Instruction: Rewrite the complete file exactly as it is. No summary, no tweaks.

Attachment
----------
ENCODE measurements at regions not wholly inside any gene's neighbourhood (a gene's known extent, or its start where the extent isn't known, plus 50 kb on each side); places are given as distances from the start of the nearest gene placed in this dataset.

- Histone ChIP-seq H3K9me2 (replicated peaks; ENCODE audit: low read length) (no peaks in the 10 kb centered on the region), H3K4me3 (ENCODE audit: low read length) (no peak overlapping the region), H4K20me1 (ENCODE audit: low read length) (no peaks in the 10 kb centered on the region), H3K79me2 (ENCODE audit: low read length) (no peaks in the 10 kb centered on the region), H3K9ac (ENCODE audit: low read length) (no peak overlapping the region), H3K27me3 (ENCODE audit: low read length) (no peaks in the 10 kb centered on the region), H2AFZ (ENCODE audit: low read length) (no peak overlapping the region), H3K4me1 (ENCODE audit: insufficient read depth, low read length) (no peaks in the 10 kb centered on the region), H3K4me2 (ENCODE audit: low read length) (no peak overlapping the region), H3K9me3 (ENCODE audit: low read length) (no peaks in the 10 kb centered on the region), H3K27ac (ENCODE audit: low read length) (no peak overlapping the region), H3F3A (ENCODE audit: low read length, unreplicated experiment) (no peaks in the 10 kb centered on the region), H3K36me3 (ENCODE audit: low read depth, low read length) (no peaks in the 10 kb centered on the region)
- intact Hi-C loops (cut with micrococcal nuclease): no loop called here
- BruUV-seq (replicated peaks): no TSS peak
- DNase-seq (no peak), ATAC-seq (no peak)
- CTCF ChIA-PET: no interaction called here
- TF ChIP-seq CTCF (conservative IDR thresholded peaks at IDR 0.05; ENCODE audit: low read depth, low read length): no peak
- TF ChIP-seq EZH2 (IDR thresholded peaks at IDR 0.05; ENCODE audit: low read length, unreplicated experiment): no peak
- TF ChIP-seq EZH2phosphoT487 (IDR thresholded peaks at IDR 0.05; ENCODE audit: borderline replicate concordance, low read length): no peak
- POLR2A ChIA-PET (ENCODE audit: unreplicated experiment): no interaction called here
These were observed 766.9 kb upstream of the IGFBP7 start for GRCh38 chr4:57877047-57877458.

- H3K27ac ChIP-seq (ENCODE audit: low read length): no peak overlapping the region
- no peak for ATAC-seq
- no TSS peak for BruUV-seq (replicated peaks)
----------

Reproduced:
ENCODE measurements at regions not wholly inside any gene's neighbourhood (a gene's known extent, or its start where the extent isn't known, plus 50 kb on each side); places are given as distances from the start of the nearest gene placed in this dataset.

- Histone ChIP-seq H3K9me2 (replicated peaks; ENCODE audit: low read length) (no peaks in the 10 kb centered on the region), H3K4me3 (ENCODE audit: low read length) (no peak overlapping the region), H4K20me1 (ENCODE audit: low read length) (no peaks in the 10 kb centered on the region), H3K79me2 (ENCODE audit: low read length) (no peaks in the 10 kb centered on the region), H3K9ac (ENCODE audit: low read length) (no peak overlapping the region), H3K27me3 (ENCODE audit: low read length) (no peaks in the 10 kb centered on the region), H2AFZ (ENCODE audit: low read length) (no peak overlapping the region), H3K4me1 (ENCODE audit: insufficient read depth, low read length) (no peaks in the 10 kb centered on the region), H3K4me2 (ENCODE audit: low read length) (no peak overlapping the region), H3K9me3 (ENCODE audit: low read length) (no peaks in the 10 kb centered on the region), H3K27ac (ENCODE audit: low read length) (no peak overlapping the region), H3F3A (ENCODE audit: low read length, unreplicated experiment) (no peaks in the 10 kb centered on the region), H3K36me3 (ENCODE audit: low read depth, low read length) (no peaks in the 10 kb centered on the region)
- intact Hi-C loops (cut with micrococcal nuclease): no loop called here
- BruUV-seq (replicated peaks): no TSS peak
- DNase-seq (no peak), ATAC-seq (no peak)
- CTCF ChIA-PET: no interaction called here
- TF ChIP-seq CTCF (conservative IDR thresholded peaks at IDR 0.05; ENCODE audit: low read depth, low read length): no peak
- TF ChIP-seq EZH2 (IDR thresholded peaks at IDR 0.05; ENCODE audit: low read length, unreplicated experiment): no peak
- TF ChIP-seq EZH2phosphoT487 (IDR thresholded peaks at IDR 0.05; ENCODE audit: borderline replicate concordance, low read length): no peak
- POLR2A ChIA-PET (ENCODE audit: unreplicated experiment): no interaction called here
These were observed 766.9 kb upstream of the IGFBP7 start for GRCh38 chr4:57877047-57877458.

- H3K27ac ChIP-seq (ENCODE audit: low read length): no peak overlapping the region
- no peak for ATAC-seq
- no TSS peak for BruUV-seq (replicated peaks)